3. The authoritative literature is an important element of the informational and propagandistic system. It includes language that offers a precise, detailed, and logical explanation of both past and present events. However, when used as a method for spreading propaganda and distortion, formal written language — which contributes to the spread of the virus today — may play a valuable function in sharing

It’s apparent that the future of human civilizations now rests on our ability to develop these foundations.

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It is about much more than overcoming neoliberalism or changing out a few technologies (even if both steps are necessary). It is about a transformation that reaches right down to the foundations of our civilization. The question is not whether such a transformation will take place – it will whether we want it to or not – but how it will occur and in which direction it will develop.

– Extract from: Fabian Scheidler. 2020. The end of the megamachine. Zero Books.

Concepts such as cities and written language, as well as numerical metrics, may survive, but their scope of application and the operational regulations and customs that go with them might be drastically altered to the point where we will need to invent new words to clearly distinguish between old information economy [hoarding] meanings and new knowledge age [sharing] meanings.

In a world increasingly not only connected by trade in goods, but also by exchange of violence, information, viruses, emissions, the importance of social preferences in underwriting human cooperation, even survival, may now be greater even than it was amongst that small group of foragers that began the exodus from Africa 55,000 years ago to spread this particular cooperative species to the far corners of the world.

– Extract from: Bowles and Gintis. 2013. A Cooperative Species : Human Reciprocity and its Evolution. Princeton University Press.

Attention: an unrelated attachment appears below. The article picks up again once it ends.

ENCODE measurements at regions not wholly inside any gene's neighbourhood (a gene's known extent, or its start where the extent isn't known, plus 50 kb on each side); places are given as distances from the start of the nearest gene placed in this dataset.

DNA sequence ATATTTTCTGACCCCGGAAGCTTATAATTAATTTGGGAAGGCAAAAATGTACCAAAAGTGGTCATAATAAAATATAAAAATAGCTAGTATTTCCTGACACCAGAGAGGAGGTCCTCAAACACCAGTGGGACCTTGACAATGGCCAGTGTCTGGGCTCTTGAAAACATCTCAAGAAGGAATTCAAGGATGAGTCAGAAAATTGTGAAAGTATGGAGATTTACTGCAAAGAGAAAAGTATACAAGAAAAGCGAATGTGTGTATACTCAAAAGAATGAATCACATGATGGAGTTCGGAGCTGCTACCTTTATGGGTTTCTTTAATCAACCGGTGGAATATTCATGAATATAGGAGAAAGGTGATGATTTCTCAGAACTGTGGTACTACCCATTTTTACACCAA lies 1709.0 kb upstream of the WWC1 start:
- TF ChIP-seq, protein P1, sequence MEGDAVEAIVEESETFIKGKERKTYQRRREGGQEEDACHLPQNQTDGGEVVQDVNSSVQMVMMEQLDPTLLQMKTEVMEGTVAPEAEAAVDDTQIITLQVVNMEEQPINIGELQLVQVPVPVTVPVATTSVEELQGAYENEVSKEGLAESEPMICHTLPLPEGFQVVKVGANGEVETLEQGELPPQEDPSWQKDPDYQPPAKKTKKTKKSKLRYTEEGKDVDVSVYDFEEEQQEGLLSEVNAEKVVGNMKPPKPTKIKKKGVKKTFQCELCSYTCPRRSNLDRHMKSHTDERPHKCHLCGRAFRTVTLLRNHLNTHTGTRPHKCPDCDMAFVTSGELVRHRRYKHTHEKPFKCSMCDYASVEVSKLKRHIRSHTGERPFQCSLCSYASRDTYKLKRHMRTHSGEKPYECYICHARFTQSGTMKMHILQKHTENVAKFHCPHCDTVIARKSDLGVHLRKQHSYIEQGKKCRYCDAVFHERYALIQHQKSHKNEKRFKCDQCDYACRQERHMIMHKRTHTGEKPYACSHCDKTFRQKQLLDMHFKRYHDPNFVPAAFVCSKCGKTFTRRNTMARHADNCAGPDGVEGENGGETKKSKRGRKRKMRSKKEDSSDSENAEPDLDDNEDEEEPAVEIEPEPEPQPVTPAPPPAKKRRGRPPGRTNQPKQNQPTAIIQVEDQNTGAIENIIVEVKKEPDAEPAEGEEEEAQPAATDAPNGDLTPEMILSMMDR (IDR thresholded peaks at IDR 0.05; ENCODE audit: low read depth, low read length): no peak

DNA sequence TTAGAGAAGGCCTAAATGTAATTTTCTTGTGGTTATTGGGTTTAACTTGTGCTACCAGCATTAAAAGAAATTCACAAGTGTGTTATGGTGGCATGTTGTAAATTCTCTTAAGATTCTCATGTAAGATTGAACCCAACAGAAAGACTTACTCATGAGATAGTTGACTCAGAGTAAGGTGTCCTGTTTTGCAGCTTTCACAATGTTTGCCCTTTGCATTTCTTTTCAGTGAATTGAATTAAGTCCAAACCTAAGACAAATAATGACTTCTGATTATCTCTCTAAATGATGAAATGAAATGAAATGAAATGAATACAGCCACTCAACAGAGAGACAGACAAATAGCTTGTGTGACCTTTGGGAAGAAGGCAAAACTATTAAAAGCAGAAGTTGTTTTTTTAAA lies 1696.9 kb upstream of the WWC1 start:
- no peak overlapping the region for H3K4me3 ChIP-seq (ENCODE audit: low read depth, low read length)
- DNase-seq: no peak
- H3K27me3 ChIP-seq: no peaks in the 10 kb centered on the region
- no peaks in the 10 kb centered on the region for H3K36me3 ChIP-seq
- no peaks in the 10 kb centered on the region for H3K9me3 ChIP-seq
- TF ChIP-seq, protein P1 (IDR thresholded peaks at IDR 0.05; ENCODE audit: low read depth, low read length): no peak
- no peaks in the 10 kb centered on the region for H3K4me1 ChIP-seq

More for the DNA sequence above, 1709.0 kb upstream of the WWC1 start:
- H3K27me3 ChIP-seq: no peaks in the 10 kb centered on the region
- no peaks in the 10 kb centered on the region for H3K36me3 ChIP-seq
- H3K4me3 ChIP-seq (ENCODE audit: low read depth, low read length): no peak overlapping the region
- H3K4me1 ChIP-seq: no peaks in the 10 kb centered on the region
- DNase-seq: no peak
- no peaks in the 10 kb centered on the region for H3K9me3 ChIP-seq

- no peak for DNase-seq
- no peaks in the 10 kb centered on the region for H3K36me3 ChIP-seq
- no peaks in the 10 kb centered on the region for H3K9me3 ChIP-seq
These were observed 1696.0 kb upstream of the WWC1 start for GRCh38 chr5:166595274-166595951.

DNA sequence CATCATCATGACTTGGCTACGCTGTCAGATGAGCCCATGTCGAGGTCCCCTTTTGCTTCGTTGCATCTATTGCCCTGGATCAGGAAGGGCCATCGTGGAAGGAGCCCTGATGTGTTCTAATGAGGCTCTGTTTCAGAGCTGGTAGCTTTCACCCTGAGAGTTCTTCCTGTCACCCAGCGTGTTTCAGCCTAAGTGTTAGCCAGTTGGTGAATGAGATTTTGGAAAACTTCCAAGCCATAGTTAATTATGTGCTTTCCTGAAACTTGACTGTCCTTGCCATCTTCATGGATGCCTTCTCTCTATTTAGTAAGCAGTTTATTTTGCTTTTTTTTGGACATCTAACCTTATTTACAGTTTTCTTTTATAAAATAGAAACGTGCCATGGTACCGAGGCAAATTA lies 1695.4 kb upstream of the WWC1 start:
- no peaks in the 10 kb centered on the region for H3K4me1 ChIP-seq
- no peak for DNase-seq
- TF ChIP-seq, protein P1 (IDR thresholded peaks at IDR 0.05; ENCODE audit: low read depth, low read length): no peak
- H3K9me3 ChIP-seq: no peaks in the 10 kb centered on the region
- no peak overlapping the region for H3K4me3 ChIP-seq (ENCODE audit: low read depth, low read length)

Planetary intelligence is a result of a feedback loop between viral learning cycles (mutations) and human-scale learning cycles, which are now amplified thanks to a worldwide digital network at super-human scale. Humans are discovering the hard way that interfering with that network for disinformation and attempts of hierarchical control is detrimental to humans and the planet’s entire ecosystem.

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Where can we go from here? We live in a rapidly changing world, and our capacity to comprehend the one into which we’ve been thrust is quite limited. Once we accept our shortcomings, however, It is possible to learn from our mistakes and the lifestyles and survival skills we acquired in our pre-civilised past, which served us for several hundred thousand years.

Our goal is beyond human comprehension, yet we may always achieve ways of life that are in sync with our biological and cognitive needs and limits, even when we find ourselves in a self-created hellhole. All it takes is a change of viewpoint, as well as certain changes to the aspects of our lives that we prize.

The picture is not entirely bleak, however. Michel Bauwens’ writings on the significance of the common in the emerging knowledge era are encouraging, and architect Julia Watson demonstrates how we may respond to climate change by tapping into millennia-old wisdom about how to live in harmony with nature through “lo-tek” radical design.

In my opinion, autistic individuals have a role in the developing world, and it will not be in big government agencies or businesses, but in non-hierarchical organizations and networks of mutual aid established by autistic and neurodivergent people that can provide a level of psychological safety that cannot otherwise be found within W.E.I.R.

You never change things by fighting the existing reality. To change something, build a new model that makes the existing model obsolete. 

― Buckminster Fuller (1975)

Autistic people, from a position of security in a network of mutual aid, are ideally positioned to be change agents for the evolution of social norms for collaboration between groups, allowing human scale communities to manage limited resources sustainably at the bioregional level, and sharing trustworthy knowledge globally via our global communication networks.